Do You Know?

Driving towards Downtown from the Tollway, you have probably seen this building perched atop Harry Hines and Oak Lawn like a sentinel leading into the city center.  The parking lot is usually full and the lights are almost always on but, what’s going on in there?

“Oh, that building?  I heard it’s the ancestral home of the Addams Family.”

Norm Hitzges


The Historic Turtle Creek Pump Station is also an office building, rehearsal space, performance space, educational center, arts incubator, gallery, party place, see-and-be-seen location for celebrities, home to the oldest jazz program in Dallas, Bolding Museum, and (on occasion) unintended rescue shelter for abandoned and lost animals.  (Phew!)

“A wonderful historic landmark for our city and our state.   Who wouldn’t love a building with a past?”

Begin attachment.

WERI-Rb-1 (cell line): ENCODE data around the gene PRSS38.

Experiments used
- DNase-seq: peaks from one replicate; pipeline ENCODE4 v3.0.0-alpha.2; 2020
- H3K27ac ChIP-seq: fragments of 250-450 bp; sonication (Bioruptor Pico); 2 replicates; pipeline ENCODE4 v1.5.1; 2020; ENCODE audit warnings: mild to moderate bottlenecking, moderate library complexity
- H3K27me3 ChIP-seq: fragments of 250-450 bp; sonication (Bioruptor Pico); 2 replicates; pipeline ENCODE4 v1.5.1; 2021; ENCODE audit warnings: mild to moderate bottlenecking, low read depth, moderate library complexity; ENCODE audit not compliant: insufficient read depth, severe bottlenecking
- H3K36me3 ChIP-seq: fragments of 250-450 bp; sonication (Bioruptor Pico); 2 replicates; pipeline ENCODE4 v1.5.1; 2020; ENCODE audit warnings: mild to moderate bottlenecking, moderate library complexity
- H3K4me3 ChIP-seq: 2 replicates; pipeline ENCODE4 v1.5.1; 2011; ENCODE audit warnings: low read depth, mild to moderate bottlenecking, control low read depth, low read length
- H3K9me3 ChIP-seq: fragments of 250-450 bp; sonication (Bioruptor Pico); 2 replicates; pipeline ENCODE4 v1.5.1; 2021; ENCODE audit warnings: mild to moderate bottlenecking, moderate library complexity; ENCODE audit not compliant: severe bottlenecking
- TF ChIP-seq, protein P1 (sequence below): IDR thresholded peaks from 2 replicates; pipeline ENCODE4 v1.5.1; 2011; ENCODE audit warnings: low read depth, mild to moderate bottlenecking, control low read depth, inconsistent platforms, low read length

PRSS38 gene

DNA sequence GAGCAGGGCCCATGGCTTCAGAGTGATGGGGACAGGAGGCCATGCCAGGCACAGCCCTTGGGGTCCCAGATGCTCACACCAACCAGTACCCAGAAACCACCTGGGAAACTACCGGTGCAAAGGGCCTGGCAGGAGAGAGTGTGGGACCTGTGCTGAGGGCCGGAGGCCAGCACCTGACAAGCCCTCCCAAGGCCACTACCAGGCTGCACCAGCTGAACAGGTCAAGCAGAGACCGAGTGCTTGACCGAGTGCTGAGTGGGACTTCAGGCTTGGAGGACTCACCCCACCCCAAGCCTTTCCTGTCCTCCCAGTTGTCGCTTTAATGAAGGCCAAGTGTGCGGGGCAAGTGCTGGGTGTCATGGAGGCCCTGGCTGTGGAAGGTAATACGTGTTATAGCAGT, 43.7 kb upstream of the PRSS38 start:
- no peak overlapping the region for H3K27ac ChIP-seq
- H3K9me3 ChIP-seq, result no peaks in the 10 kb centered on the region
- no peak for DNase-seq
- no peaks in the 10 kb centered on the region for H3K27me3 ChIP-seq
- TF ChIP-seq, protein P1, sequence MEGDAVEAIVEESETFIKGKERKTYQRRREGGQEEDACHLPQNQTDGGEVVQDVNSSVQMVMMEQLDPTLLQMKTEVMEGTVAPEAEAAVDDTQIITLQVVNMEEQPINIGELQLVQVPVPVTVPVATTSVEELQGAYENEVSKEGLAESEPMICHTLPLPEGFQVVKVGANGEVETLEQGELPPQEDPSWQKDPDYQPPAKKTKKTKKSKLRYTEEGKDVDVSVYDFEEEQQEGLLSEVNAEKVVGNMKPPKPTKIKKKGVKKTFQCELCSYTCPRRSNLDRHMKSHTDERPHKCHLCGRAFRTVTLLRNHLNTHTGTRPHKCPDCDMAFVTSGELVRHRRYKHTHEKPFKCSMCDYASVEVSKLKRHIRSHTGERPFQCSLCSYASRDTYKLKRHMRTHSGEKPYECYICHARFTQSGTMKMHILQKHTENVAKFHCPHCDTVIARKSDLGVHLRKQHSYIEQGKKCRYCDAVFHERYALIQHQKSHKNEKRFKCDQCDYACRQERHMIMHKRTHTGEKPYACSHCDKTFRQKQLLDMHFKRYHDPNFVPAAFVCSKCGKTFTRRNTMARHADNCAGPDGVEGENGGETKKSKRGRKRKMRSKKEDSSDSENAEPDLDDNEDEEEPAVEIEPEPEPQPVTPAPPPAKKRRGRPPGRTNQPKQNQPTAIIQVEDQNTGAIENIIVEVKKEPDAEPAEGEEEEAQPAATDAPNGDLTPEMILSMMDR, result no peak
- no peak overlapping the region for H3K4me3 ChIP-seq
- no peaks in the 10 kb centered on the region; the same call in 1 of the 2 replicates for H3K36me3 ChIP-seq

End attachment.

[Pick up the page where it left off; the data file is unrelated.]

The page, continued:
Veletta Lill


The Historic Turtle Creek Pump Station and the Sammons Center for the Arts are national models for the adaptive reuse of historic places.  By housing both established and emerging performing arts organizations, the Sammons Center is able to provide a place where cultural, educational, artistic, and economic interests can converge and positively impact the region.

“This building serves as the Gateway to the Arts District and is a wonderful example of a successful public/private partnership.”

Mike Rawlings
Dallas Mayor


You won’t see Gomez and Morticia dancing the tango through the Sammons Center for the Arts.  But, you might just find a ghost!  That’s right.  Rumor has it, the Sammons Center has a friendly ghost that strolls through the halls.  “Otis” is said to spend most of his time in the elevator and prefers to make himself known most frequently in the company of women.

“That is the largest and oldest arts incubator in the country — housed in the oldest public building in Dallas.”

Joanna St. Angelo
Sammons Center Executive Director


The Historic Turtle Creek Pump Station certainly has a past!  Built in 1909 as a water pump station, the building was vacated and left collapsing until the late 1980’s, when local arts and philanthropic leaders had the innovative idea to renovate the building as a home for artists.